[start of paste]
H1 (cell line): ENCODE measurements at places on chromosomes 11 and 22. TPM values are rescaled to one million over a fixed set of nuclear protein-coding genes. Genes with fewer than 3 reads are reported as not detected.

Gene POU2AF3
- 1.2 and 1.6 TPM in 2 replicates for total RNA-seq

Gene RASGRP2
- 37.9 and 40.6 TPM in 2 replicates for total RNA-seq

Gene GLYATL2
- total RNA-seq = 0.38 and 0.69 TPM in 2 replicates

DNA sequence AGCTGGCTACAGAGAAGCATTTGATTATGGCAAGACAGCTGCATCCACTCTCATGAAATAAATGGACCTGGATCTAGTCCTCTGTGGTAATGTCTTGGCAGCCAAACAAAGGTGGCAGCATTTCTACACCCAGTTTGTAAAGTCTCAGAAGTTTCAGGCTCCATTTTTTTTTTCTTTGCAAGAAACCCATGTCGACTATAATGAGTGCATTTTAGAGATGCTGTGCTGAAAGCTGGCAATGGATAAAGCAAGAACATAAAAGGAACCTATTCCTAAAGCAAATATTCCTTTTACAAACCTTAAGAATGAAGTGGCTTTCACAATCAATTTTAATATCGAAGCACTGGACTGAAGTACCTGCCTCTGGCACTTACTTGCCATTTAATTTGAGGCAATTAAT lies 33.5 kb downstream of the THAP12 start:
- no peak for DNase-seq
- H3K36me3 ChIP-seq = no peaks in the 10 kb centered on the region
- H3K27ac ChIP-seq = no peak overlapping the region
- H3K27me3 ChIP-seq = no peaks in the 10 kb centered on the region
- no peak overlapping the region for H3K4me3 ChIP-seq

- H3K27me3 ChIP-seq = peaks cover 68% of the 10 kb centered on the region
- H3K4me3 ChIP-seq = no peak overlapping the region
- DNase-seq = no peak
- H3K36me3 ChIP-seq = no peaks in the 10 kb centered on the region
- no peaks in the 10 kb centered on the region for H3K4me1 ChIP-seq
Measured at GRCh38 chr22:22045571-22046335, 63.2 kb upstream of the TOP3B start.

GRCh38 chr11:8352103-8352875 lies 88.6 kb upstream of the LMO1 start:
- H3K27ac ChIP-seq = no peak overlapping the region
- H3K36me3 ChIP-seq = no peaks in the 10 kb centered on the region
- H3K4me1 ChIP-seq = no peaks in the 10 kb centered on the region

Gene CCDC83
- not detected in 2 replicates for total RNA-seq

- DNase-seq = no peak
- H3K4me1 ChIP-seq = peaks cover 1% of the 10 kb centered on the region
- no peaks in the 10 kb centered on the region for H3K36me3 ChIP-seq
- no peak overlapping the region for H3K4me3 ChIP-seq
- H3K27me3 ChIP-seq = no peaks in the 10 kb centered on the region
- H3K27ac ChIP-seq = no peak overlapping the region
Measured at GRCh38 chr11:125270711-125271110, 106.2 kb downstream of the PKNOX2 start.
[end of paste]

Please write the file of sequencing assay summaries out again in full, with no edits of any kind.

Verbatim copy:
H1 (cell line): ENCODE measurements at places on chromosomes 11 and 22. TPM values are rescaled to one million over a fixed set of nuclear protein-coding genes. Genes with fewer than 3 reads are reported as not detected.

Gene POU2AF3
- 1.2 and 1.6 TPM in 2 replicates for total RNA-seq

Gene RASGRP2
- 37.9 and 40.6 TPM in 2 replicates for total RNA-seq

Gene GLYATL2
- total RNA-seq = 0.38 and 0.69 TPM in 2 replicates

DNA sequence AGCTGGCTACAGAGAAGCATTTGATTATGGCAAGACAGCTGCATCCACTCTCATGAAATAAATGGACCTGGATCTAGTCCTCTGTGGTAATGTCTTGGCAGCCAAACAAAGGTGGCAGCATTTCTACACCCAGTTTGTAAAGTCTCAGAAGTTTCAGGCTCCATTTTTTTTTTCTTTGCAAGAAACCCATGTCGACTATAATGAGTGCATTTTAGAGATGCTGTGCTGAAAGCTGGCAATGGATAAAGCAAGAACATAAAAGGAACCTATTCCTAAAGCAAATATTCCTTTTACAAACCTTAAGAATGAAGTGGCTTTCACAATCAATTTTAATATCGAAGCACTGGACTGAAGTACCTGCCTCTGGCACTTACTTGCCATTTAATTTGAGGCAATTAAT lies 33.5 kb downstream of the THAP12 start:
- no peak for DNase-seq
- H3K36me3 ChIP-seq = no peaks in the 10 kb centered on the region
- H3K27ac ChIP-seq = no peak overlapping the region
- H3K27me3 ChIP-seq = no peaks in the 10 kb centered on the region
- no peak overlapping the region for H3K4me3 ChIP-seq

- H3K27me3 ChIP-seq = peaks cover 68% of the 10 kb centered on the region
- H3K4me3 ChIP-seq = no peak overlapping the region
- DNase-seq = no peak
- H3K36me3 ChIP-seq = no peaks in the 10 kb centered on the region
- no peaks in the 10 kb centered on the region for H3K4me1 ChIP-seq
Measured at GRCh38 chr22:22045571-22046335, 63.2 kb upstream of the TOP3B start.

GRCh38 chr11:8352103-8352875 lies 88.6 kb upstream of the LMO1 start:
- H3K27ac ChIP-seq = no peak overlapping the region
- H3K36me3 ChIP-seq = no peaks in the 10 kb centered on the region
- H3K4me1 ChIP-seq = no peaks in the 10 kb centered on the region

Gene CCDC83
- not detected in 2 replicates for total RNA-seq

- DNase-seq = no peak
- H3K4me1 ChIP-seq = peaks cover 1% of the 10 kb centered on the region
- no peaks in the 10 kb centered on the region for H3K36me3 ChIP-seq
- no peak overlapping the region for H3K4me3 ChIP-seq
- H3K27me3 ChIP-seq = no peaks in the 10 kb centered on the region
- H3K27ac ChIP-seq = no peak overlapping the region
Measured at GRCh38 chr11:125270711-125271110, 106.2 kb downstream of the PKNOX2 start.